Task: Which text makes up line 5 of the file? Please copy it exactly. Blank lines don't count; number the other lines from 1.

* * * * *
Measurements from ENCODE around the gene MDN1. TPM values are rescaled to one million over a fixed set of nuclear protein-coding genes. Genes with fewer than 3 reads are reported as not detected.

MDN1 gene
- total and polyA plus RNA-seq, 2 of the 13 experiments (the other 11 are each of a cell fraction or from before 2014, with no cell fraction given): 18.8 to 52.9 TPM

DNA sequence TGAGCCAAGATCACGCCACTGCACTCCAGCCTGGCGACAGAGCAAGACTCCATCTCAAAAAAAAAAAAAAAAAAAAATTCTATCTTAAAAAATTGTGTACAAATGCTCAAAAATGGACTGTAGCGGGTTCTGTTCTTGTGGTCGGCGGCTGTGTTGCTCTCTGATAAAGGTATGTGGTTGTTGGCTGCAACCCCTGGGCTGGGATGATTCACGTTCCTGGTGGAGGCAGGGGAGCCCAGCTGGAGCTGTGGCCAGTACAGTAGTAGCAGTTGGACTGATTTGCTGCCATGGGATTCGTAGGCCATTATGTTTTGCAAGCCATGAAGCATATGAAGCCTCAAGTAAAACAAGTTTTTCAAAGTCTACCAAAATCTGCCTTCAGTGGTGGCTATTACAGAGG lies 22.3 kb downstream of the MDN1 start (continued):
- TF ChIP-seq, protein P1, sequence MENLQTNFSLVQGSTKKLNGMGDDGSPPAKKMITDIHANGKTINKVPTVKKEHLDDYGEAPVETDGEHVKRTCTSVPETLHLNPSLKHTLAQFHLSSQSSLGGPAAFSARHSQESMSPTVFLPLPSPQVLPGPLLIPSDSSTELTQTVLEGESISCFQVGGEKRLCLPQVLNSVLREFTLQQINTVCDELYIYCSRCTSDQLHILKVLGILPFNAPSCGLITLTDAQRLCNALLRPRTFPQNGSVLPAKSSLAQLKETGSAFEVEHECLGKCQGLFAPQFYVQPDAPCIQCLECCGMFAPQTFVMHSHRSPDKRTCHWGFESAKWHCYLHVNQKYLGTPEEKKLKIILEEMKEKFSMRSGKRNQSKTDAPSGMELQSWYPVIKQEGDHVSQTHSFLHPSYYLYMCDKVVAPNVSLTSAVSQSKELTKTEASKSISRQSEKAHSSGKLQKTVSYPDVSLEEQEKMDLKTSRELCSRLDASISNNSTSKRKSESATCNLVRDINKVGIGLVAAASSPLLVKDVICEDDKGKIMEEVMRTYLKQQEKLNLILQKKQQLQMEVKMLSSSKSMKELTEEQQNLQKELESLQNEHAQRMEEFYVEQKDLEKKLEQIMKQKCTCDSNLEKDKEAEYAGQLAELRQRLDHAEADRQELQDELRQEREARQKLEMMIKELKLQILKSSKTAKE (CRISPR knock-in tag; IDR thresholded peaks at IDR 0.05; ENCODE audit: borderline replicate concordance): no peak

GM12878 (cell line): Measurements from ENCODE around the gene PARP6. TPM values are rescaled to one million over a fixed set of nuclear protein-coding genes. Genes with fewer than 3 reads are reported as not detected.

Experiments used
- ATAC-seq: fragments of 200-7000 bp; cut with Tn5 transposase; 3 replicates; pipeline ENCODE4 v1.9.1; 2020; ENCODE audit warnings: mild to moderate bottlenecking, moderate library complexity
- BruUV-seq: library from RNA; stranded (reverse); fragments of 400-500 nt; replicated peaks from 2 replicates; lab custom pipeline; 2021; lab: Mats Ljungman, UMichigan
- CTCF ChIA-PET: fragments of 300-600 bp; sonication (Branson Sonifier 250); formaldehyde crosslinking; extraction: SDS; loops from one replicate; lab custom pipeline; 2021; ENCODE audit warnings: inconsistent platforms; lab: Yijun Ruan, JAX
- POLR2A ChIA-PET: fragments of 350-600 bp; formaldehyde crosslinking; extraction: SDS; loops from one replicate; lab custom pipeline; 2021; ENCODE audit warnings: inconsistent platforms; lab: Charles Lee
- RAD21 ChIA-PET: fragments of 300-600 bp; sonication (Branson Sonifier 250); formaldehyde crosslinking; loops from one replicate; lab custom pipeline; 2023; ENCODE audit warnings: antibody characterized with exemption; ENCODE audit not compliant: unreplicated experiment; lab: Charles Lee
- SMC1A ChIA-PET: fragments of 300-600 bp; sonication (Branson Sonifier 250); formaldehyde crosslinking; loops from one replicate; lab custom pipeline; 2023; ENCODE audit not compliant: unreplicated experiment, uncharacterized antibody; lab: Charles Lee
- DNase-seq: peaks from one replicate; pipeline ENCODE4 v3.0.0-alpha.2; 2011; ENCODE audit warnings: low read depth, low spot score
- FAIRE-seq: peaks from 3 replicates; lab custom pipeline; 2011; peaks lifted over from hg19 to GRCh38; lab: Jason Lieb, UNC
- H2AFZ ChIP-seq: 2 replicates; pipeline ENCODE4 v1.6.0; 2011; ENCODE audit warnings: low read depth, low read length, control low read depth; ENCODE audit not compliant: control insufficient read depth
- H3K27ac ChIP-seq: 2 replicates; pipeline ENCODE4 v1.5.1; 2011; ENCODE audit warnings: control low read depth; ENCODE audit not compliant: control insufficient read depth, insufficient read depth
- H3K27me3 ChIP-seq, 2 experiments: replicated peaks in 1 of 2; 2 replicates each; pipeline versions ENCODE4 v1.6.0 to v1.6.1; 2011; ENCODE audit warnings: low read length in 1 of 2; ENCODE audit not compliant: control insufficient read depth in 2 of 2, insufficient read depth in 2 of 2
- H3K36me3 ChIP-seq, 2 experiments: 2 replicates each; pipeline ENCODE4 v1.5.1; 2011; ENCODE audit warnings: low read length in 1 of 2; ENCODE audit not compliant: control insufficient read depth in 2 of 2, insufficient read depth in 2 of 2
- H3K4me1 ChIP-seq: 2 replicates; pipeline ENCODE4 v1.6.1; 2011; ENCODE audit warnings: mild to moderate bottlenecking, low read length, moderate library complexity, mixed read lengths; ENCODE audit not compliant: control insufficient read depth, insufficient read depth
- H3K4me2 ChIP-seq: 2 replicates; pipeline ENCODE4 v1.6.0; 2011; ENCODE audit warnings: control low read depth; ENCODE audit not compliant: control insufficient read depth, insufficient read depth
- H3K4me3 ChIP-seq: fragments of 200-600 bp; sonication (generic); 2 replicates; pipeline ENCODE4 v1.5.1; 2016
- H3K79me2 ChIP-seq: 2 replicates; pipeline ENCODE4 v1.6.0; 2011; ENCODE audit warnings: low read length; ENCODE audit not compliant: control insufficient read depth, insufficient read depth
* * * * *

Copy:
- TF ChIP-seq, protein P1, sequence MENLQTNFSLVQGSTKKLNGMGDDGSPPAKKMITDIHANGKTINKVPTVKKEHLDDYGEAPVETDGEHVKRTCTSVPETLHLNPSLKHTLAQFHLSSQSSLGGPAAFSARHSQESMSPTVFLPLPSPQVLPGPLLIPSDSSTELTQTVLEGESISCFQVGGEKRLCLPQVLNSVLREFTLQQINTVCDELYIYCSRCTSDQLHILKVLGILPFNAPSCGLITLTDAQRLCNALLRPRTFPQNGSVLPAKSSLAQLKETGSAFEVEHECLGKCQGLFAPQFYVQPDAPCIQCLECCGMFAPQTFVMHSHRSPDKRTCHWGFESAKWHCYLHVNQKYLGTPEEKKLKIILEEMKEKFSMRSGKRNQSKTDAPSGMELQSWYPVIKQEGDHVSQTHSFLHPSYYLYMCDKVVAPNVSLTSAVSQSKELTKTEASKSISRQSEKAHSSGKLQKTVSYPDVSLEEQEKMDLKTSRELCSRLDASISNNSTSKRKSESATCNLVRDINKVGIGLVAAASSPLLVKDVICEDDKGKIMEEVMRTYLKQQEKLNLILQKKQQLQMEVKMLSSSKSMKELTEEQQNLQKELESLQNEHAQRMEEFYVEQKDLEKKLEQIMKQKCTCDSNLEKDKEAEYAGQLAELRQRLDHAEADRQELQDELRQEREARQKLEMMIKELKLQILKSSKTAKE (CRISPR knock-in tag; IDR thresholded peaks at IDR 0.05; ENCODE audit: borderline replicate concordance): no peak